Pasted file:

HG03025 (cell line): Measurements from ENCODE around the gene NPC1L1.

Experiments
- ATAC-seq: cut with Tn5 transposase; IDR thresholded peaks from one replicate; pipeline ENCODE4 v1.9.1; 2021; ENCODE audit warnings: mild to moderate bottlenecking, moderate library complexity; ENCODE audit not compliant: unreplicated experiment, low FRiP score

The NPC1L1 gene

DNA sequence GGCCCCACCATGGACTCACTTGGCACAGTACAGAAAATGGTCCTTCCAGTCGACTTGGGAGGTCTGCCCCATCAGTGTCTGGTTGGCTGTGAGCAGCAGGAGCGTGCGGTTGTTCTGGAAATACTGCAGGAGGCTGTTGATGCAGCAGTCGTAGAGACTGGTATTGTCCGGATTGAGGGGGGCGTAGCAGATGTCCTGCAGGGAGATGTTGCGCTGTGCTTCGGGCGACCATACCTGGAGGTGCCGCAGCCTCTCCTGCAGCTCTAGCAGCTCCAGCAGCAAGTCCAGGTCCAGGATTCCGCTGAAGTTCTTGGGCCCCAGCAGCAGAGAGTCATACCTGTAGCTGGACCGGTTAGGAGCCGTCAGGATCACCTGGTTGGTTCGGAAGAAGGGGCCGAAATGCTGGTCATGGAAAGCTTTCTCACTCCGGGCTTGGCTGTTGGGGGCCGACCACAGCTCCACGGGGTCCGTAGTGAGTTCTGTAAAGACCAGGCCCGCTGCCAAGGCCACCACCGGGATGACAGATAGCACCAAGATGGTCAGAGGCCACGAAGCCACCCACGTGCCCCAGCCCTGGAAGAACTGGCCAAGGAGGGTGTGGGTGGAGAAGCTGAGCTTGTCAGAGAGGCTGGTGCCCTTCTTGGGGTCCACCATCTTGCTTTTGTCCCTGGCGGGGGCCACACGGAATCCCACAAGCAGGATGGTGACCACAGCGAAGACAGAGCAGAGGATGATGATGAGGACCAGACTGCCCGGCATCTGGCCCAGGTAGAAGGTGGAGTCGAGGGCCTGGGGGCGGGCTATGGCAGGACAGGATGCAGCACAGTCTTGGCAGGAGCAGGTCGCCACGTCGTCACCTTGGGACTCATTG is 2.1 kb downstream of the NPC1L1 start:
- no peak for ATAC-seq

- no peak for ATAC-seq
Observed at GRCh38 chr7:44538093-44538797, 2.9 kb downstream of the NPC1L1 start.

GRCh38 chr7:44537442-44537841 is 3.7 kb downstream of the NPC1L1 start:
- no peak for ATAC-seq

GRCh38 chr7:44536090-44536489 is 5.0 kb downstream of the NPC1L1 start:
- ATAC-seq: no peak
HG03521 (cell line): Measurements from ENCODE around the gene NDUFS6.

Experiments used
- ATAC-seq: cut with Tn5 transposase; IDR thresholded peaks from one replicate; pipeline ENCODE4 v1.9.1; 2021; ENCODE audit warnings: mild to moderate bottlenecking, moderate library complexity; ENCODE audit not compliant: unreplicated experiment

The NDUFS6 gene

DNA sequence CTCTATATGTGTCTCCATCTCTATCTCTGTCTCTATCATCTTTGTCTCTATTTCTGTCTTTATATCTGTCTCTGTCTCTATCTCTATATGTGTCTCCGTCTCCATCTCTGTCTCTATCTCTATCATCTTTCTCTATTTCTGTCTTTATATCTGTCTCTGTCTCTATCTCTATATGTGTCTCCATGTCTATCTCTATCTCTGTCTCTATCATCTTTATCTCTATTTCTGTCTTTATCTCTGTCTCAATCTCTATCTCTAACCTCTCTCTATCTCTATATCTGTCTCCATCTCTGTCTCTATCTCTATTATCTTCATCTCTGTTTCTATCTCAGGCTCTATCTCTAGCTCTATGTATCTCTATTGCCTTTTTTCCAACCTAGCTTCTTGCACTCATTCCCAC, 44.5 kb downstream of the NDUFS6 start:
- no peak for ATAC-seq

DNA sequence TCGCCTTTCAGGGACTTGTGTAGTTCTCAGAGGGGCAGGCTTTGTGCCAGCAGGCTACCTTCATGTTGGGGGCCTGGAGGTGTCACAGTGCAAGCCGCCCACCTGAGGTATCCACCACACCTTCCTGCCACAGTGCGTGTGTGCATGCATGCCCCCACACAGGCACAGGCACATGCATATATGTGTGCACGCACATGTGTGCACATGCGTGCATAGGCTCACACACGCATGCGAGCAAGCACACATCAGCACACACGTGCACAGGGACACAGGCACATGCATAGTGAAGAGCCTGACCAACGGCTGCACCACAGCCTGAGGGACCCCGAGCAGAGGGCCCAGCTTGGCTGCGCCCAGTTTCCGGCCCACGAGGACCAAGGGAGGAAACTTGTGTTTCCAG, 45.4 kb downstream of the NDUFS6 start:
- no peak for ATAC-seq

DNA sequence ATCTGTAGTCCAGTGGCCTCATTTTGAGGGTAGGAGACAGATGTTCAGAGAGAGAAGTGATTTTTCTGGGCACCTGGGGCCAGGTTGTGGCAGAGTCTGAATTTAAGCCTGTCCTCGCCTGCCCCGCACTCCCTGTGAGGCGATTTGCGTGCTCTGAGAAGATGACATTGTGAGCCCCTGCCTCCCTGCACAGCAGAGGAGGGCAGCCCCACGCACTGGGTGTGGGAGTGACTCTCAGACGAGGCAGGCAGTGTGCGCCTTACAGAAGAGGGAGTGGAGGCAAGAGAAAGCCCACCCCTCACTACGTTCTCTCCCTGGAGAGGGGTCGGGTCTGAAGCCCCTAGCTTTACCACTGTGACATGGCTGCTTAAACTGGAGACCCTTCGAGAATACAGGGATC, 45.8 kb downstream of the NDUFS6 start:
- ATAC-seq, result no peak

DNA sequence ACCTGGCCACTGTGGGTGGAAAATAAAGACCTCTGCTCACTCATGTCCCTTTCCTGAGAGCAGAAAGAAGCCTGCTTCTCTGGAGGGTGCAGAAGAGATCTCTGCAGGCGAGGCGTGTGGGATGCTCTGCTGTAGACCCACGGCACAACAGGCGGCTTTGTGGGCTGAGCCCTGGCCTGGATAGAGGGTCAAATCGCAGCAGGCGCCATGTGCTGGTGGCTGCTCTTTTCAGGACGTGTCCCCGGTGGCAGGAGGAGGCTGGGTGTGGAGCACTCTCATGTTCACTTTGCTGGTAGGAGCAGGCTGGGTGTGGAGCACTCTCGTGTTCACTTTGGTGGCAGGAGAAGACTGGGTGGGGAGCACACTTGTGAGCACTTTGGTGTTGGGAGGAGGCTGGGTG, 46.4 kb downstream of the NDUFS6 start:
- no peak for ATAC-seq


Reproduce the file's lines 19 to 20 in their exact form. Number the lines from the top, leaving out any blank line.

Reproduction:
DNA sequence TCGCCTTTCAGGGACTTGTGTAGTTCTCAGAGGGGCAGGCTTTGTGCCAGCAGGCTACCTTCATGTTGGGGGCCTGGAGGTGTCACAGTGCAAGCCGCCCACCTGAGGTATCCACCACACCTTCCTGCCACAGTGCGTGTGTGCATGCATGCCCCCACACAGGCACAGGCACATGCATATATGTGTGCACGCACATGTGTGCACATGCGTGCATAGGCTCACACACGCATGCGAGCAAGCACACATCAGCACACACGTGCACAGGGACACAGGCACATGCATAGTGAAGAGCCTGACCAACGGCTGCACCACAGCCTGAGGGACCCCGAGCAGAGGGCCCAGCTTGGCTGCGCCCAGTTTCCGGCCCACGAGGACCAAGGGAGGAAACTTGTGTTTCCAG, 45.4 kb downstream of the NDUFS6 start:
- no peak for ATAC-seq